The balmy days of summer may have already begun on the peninsula, but there is Snow on the horizon. Linda Snow, that is. The current city manager of Petersburg will be offered the job of Kenai city manager today.
Wednesday night at a specially called meeting, the Kenai City Council voted unanimously to offer Snow the job of running the peninsula's largest city.
"I am so excited," Snow said minutes after the council's decision.
"I hope I'm calmer than this when they make the formal offer."
The Kenai council directed the current city manager, Rick Ross, to offer Snow a contract and during executive session defined the salary and benefits package parameters.
Snow currently makes $76,000 a year in Petersburg, a Southeast community she has managed for seven years.
"Salary is the last thing on my mind," Snow said. "As I told them last week, I wouldn't want to be paid any less than someone with my qualifications.
"I'm sure their offer will be fair. I'm not concerned about that."
Ross' current salary is $90,000, but that does not include a benefit package. After more than 20 years as police chief, Ross has an extensive retirement package. The manager before him, Tom Manninen, made $89,000, plus benefits. The salary range for Snow should be near that same range, though was only advertised as "depending on experience."
"I can tell you the council will never ever regret this decision," Snow said. "My entire goal is to continue the excellent quality of service that Rick Ross has provided. He's a tough act to follow, but walking in his footsteps is something to look forward to.
"It's obvious how people and the employees feel about the job Rick has done over the years."
Ross' retirement announcement in December put the city on the road to finding a replacement. Thirty-five hopefuls applied for the job. Snow and current Dillingham City Manager Chris Hladick were chosen as the two finalists and both were brought here last week for in-person interviews.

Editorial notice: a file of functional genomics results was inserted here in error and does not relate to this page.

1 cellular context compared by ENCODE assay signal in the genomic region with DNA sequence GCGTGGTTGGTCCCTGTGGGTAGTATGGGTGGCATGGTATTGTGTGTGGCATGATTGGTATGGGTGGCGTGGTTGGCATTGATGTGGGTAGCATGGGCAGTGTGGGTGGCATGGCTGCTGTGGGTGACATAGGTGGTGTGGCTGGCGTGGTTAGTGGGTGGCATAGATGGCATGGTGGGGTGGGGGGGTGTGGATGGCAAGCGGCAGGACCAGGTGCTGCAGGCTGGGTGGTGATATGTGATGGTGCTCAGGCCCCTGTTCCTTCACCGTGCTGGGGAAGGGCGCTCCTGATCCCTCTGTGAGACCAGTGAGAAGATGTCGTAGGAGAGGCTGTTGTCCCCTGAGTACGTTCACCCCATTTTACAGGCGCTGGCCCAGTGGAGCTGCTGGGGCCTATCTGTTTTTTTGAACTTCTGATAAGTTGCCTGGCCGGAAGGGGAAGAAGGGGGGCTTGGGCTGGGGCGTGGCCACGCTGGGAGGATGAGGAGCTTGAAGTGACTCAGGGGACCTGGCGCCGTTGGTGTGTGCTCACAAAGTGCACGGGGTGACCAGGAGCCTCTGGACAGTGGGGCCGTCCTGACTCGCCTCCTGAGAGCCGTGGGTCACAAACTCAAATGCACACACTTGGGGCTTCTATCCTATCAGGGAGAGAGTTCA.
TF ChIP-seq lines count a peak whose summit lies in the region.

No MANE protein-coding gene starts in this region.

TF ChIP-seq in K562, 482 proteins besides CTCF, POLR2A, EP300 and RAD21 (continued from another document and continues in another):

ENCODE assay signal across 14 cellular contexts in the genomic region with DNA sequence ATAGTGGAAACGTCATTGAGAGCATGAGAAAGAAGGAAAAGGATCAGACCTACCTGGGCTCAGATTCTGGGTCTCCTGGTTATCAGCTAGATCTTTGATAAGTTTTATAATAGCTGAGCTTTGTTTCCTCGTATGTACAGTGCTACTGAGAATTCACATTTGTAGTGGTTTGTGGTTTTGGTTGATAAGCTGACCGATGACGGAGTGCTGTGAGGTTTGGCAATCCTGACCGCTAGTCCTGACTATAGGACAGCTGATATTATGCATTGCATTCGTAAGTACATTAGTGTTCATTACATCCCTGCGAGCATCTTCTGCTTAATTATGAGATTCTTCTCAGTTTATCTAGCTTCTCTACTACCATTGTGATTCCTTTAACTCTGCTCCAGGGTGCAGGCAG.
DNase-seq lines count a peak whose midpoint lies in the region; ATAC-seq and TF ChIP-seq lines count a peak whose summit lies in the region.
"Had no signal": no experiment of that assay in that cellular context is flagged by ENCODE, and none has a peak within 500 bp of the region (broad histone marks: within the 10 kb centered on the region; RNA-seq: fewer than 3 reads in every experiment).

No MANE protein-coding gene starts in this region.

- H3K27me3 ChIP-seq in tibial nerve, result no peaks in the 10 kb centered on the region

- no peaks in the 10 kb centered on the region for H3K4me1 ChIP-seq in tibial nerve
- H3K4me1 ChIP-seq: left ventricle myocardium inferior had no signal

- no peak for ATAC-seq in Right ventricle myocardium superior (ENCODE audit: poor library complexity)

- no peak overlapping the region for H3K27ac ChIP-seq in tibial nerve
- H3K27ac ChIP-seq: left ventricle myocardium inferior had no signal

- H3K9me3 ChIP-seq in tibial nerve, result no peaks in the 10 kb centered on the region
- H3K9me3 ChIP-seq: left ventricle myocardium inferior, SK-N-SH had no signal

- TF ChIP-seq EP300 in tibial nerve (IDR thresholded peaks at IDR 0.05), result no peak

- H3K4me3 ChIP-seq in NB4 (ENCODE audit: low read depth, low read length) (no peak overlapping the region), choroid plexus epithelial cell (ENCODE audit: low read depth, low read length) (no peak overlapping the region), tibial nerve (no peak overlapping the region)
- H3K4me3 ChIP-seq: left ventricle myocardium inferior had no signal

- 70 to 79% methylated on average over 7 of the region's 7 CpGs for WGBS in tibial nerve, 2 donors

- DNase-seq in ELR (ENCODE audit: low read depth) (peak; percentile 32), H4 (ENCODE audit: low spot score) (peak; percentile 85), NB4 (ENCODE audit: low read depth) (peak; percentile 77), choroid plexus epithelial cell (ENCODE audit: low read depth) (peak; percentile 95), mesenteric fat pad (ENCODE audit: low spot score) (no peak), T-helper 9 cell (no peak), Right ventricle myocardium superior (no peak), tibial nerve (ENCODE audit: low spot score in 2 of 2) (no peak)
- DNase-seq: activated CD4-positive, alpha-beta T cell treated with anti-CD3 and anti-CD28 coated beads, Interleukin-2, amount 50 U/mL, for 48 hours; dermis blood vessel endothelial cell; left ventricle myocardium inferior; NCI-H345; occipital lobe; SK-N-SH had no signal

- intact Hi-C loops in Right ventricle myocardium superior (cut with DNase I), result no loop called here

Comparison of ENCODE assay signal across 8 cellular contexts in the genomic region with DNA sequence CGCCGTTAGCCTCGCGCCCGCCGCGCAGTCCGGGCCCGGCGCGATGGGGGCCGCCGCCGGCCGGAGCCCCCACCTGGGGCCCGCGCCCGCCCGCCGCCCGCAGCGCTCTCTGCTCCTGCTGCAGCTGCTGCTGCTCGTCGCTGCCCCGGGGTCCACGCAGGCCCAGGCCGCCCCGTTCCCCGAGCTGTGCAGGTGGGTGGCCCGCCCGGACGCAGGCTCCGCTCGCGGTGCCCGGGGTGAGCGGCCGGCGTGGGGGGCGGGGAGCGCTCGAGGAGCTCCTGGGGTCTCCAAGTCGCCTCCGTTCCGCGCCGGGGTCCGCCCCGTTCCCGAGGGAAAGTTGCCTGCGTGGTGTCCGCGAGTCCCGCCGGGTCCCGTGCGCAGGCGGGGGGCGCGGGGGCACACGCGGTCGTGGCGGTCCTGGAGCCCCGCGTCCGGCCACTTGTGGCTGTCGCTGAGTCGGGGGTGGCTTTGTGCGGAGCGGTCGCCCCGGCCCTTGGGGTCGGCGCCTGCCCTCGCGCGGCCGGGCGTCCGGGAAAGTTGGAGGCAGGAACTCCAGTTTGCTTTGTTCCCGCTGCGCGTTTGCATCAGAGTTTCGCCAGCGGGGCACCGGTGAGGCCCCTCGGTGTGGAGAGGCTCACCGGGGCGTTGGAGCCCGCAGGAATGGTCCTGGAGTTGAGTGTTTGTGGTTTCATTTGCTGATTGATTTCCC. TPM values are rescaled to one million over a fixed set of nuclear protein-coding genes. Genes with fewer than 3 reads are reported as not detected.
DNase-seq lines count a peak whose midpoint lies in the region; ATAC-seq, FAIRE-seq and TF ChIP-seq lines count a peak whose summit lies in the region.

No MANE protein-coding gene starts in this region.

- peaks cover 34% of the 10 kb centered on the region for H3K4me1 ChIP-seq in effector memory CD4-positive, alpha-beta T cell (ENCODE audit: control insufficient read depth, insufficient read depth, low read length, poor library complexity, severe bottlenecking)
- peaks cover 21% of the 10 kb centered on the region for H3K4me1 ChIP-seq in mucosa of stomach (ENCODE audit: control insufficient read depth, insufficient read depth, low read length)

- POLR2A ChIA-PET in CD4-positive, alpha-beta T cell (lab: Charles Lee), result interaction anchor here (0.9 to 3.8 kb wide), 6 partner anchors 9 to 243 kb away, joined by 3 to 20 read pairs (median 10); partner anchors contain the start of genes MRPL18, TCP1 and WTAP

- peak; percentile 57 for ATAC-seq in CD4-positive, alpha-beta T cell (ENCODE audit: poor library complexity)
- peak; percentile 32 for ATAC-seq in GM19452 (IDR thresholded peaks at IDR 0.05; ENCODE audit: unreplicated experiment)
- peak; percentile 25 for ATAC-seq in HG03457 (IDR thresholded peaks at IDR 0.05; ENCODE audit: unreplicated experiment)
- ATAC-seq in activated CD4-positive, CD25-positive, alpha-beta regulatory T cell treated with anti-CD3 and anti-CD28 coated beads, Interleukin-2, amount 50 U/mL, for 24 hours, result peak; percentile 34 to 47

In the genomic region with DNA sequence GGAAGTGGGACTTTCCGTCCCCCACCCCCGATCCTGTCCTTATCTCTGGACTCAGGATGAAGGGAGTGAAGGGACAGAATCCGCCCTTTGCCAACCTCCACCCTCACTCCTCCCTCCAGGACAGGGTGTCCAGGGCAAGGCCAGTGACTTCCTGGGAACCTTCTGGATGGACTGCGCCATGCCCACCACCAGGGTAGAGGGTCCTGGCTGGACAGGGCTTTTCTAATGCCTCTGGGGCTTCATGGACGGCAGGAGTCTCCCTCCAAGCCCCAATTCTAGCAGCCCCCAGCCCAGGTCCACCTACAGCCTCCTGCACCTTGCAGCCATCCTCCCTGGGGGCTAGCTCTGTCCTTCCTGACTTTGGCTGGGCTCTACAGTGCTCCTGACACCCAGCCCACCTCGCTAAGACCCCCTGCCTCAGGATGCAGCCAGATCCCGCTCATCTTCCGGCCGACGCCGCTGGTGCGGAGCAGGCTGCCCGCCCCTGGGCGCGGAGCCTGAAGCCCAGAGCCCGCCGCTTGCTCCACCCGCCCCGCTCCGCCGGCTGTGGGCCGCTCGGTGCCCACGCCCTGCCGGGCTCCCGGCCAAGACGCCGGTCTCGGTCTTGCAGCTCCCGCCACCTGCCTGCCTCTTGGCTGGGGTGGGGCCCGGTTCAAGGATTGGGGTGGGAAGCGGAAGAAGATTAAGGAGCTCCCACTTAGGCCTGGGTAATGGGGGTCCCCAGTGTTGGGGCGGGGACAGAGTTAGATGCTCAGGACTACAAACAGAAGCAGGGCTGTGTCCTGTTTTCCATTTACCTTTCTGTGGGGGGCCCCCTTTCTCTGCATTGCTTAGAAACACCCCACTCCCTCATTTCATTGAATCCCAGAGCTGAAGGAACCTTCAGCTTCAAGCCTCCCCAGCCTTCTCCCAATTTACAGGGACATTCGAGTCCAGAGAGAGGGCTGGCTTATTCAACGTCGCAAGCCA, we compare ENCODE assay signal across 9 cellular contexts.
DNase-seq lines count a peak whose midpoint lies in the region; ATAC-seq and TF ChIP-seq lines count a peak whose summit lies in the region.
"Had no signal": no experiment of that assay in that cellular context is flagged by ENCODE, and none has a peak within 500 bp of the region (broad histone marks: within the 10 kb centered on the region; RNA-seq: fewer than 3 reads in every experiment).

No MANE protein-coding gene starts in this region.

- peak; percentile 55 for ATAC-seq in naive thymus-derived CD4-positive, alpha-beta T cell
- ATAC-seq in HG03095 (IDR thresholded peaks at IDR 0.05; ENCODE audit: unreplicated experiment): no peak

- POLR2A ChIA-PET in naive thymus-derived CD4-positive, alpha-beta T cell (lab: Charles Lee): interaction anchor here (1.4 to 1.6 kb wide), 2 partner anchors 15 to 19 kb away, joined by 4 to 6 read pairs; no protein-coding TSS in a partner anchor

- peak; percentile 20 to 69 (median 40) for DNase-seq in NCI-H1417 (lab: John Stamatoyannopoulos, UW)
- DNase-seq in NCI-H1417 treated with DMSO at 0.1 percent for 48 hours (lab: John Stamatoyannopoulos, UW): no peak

With Ross conducting the background checks on the candidates, Mayor John Williams said no other city manager applicants were ever more fully scrutinized.
In her first week on the job, Snow said, she will work to meet as many people as possible and get a feel for the nuts and bolts of the day-to-day workings at Kenai City Hall.
"I'm a very organized person. I need to understand the inner workings of the office," said Snow, who hopes to begin work on July 16. "I have to get a firm grasp on the city code, which I've already started doing on the Web site."
She said she'll also ask Ross to make a list of ongoing projects that demand her immediate attention.
Snow described herself as a person who does not come into a job and starts making drastic changes.
Her track record seems to support that, as her resume lists as references the current and two former mayors of Petersburg, several council members, the chief of police, public works director and superintendent of the Petersburg City School District, as well as Soldotna City Manager Tom Boedeker.
Snow, if she accepts the city's job offer, will be Kenai's 11th city manager, and the first woman to hold that position.
Snow spent seven years in Petersburg and nine in McGrath. She said it's always hard to leave a place that she has come to know.
"Petersburg is a great town, a great community. If I think about it for more than two minutes, I'll probably get nostalgic," she said. "It's hard when you get to really know and love a community. But I knew that, I factored that in when I applied for the Kenai job.
"I hope to be in Kenai a long, long, long time. I hope it works out like that."
The next meeting of the Kenai City Council will be Wednesday at 7 p.m. at city hall.
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